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Initially, a narrow spade was also used to dig up the beets but its use was aborted as it was not too handy.

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Weeding was repeated six times between May and July, while earthing up four times.

The work was extremely arduous, as the short handles of the hoes meant that one had to stoop all the time.

Just earlier this week, a team of archaeologists digging in a field east of Ribe found what appeared to be part of a Viking gold bracelet on the same site that in June produced the largest ever discovery of Viking gold in Denmark.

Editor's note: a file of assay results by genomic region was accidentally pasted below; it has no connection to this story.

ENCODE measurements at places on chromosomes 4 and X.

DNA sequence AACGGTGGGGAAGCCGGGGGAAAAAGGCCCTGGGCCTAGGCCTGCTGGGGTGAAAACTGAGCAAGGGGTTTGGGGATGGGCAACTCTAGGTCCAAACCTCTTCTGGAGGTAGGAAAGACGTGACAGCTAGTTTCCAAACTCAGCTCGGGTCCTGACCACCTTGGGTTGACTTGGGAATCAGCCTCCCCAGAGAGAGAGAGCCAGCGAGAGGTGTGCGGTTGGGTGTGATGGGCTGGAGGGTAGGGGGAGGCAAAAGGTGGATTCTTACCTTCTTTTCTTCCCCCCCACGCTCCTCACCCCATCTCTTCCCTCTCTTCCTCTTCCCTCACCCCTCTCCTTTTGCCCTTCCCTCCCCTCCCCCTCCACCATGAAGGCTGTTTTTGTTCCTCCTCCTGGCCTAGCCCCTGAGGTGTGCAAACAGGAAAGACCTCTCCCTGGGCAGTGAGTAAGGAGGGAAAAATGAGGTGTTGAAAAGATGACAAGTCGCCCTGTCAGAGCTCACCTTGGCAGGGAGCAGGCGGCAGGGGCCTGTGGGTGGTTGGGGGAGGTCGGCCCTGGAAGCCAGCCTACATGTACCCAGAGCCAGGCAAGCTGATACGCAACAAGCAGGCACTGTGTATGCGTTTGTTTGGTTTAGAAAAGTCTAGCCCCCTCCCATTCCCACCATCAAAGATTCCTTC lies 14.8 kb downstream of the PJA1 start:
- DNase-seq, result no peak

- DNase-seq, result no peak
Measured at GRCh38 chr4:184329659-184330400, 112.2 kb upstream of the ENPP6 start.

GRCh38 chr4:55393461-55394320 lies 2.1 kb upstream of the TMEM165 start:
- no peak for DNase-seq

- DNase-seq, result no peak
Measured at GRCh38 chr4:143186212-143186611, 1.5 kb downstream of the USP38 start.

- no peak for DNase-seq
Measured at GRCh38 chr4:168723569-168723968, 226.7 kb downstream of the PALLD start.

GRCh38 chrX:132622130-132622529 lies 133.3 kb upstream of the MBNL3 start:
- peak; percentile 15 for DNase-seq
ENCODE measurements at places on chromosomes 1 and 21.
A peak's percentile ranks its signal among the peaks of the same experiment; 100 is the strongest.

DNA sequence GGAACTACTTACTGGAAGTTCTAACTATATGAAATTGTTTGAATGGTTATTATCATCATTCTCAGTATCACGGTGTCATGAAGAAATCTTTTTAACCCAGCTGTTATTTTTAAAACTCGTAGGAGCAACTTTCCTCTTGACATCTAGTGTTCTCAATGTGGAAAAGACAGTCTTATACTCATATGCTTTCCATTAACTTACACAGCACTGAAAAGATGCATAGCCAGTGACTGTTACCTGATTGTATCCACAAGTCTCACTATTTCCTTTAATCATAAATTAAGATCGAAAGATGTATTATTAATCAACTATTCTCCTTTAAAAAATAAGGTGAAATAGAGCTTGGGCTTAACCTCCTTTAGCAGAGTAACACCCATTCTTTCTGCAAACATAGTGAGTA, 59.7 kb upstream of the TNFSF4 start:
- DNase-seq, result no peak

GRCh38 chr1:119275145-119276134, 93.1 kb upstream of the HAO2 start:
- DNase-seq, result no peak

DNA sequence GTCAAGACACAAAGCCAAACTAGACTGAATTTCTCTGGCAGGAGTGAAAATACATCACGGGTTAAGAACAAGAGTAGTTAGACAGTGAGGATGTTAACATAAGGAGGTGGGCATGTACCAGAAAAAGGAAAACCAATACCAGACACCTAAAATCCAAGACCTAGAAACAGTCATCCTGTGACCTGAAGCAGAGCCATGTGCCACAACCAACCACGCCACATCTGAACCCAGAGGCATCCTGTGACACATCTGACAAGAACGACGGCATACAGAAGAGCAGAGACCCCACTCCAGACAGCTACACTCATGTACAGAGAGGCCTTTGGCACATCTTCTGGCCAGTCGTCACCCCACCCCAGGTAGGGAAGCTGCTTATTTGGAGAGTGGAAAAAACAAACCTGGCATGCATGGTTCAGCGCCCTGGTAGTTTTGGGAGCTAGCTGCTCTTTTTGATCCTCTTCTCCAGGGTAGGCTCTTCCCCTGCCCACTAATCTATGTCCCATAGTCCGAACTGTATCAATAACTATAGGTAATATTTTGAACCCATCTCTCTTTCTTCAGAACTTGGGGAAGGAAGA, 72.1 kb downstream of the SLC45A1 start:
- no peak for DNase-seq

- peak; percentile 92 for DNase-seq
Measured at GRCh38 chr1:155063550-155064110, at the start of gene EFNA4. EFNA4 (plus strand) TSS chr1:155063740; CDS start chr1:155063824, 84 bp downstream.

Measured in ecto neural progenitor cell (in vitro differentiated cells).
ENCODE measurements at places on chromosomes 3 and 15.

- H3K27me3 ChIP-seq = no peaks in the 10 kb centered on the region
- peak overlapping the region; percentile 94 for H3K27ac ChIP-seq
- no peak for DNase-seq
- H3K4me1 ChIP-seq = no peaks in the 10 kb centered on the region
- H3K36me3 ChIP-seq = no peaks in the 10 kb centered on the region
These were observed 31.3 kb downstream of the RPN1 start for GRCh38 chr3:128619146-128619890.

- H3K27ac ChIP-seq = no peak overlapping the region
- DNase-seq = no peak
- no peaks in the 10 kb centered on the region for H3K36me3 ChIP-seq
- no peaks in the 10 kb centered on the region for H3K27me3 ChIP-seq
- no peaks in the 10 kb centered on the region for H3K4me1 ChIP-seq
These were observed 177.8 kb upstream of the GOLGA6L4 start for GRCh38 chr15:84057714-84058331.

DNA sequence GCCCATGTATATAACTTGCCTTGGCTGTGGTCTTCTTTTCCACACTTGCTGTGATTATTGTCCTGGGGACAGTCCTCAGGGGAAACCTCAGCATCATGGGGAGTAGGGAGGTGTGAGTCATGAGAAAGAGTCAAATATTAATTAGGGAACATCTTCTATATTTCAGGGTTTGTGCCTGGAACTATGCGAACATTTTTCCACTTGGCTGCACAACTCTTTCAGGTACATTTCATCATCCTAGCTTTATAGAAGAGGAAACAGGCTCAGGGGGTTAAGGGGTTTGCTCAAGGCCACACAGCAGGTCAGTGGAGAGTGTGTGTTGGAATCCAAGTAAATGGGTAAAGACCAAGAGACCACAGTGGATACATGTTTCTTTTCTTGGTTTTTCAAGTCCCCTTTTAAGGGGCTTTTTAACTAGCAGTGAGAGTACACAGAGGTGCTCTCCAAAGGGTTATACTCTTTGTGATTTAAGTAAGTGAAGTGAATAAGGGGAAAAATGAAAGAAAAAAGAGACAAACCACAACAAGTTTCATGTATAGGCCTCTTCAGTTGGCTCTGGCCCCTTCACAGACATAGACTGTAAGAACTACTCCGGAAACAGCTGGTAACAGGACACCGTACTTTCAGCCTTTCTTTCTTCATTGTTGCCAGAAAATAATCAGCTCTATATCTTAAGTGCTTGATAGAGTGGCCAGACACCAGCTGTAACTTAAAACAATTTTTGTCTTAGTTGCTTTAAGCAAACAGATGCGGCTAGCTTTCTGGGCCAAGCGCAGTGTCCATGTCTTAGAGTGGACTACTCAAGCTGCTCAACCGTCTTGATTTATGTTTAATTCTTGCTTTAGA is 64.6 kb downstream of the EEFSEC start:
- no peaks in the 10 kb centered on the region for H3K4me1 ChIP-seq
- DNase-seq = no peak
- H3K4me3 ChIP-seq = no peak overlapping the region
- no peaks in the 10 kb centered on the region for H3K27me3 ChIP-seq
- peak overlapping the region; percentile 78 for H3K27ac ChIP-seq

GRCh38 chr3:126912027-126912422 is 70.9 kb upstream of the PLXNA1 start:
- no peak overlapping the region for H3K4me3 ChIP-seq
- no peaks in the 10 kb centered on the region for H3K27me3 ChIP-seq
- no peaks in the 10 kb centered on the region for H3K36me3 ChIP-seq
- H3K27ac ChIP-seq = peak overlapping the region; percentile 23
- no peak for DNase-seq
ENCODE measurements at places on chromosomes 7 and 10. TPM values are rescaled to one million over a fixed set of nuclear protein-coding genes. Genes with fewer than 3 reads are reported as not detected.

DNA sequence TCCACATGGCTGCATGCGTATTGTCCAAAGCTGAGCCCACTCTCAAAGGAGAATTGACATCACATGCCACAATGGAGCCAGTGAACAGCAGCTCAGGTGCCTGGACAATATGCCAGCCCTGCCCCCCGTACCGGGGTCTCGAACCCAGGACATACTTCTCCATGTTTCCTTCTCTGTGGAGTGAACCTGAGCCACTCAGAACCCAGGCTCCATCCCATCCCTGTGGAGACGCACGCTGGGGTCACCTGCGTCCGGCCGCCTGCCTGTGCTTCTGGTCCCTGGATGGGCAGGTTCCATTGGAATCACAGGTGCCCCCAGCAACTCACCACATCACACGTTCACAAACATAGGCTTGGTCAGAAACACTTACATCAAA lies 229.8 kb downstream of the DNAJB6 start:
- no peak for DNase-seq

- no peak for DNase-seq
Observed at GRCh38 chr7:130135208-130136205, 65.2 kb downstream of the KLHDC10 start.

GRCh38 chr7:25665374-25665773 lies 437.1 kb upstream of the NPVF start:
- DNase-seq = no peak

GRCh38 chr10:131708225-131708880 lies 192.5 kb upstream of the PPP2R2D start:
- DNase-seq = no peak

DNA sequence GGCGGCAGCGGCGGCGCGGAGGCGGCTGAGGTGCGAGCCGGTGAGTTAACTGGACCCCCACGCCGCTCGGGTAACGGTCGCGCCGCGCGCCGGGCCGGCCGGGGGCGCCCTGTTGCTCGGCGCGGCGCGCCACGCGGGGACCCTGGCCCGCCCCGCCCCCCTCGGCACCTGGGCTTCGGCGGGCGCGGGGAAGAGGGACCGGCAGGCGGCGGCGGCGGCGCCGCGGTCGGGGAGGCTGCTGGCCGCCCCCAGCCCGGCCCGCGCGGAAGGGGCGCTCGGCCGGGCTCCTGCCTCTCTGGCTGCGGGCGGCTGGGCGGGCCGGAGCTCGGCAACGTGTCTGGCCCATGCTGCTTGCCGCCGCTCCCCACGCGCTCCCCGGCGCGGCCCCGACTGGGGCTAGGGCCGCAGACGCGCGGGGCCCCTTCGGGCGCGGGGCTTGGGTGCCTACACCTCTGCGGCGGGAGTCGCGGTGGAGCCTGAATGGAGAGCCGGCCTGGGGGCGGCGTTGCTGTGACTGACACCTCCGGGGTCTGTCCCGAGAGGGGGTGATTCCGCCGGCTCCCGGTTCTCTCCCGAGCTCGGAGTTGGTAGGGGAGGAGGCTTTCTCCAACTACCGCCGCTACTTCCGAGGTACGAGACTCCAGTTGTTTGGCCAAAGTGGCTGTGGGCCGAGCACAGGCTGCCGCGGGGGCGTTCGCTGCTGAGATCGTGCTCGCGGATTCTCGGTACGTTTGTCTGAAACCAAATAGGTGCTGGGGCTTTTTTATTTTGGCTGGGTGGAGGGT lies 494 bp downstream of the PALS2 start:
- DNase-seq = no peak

Other notable 2016 discoveries have included an 1,100-year-old crucifix that may change the understanding of when Christianity came to Denmark, an amulet depicting Odin's ravens, a hoard of 700 year-old coins, and a ‘lost' rune stone that turned up in a farmer's backyard, to name just a few.

Work in Denmark was particularly difficult due to differences in weather conditions.

All work carried out by Polish seasonal workers was valued according to a pricelist, used to calculate the wages.The first group of Polish seasonal workers came to Lolland in 1893.These were probably people who did not find work in Germany.In bundles of white linen cloth, they would transport bread, bacon and cheese – their main food during the journey, which took two to four days.The farm labourers coming to Denmark looked after the entire sugar beet lifecycle, from sowing until harvesting.From there, the seasonal workers travelled by train to Rostock, then boarded a ship to sail from Warnemünde to Gedser.